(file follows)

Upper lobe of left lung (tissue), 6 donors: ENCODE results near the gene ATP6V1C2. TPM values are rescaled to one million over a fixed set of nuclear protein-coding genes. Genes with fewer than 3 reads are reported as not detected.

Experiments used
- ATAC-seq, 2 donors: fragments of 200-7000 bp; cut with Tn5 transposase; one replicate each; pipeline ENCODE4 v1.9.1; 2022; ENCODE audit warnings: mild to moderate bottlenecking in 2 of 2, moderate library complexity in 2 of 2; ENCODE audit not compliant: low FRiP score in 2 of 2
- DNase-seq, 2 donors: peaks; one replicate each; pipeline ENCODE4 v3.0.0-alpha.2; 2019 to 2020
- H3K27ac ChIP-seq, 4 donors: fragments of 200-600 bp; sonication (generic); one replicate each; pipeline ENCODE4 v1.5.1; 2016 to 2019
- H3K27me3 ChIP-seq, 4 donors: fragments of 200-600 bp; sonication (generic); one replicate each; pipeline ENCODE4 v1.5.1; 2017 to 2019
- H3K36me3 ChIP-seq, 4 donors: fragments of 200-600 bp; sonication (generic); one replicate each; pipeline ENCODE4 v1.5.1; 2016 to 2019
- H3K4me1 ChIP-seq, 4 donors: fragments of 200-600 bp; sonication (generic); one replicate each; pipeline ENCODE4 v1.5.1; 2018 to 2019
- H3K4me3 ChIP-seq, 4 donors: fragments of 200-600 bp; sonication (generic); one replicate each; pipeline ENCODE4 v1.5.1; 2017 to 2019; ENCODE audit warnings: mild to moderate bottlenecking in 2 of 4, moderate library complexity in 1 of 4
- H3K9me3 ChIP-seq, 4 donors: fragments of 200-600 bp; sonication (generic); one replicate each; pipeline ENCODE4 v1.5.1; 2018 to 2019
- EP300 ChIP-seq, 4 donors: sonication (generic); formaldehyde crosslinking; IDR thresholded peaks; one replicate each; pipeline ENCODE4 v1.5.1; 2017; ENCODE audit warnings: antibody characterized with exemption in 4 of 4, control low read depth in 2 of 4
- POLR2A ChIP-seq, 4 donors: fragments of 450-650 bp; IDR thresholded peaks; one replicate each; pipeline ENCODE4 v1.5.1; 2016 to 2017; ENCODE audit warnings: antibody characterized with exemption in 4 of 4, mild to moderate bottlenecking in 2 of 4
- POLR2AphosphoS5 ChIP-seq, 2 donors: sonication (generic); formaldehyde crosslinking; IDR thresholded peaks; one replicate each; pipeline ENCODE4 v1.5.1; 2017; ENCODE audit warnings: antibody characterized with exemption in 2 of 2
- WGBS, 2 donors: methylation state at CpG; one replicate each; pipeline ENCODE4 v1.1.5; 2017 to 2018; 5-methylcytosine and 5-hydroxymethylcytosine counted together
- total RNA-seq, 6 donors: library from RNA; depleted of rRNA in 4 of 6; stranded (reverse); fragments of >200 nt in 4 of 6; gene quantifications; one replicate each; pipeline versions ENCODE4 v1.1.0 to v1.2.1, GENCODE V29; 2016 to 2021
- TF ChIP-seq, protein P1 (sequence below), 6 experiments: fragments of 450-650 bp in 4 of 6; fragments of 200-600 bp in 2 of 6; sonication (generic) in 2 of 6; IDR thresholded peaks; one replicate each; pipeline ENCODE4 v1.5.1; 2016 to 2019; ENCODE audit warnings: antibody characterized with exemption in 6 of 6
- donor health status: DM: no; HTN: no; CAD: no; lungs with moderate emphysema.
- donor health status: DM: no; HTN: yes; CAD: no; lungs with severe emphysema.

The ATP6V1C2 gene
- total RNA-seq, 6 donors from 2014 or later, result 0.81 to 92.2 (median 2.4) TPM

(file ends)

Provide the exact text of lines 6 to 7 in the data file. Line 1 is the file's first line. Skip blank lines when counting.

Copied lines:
- H3K27me3 ChIP-seq, 4 donors: fragments of 200-600 bp; sonication (generic); one replicate each; pipeline ENCODE4 v1.5.1; 2017 to 2019
- H3K36me3 ChIP-seq, 4 donors: fragments of 200-600 bp; sonication (generic); one replicate each; pipeline ENCODE4 v1.5.1; 2016 to 2019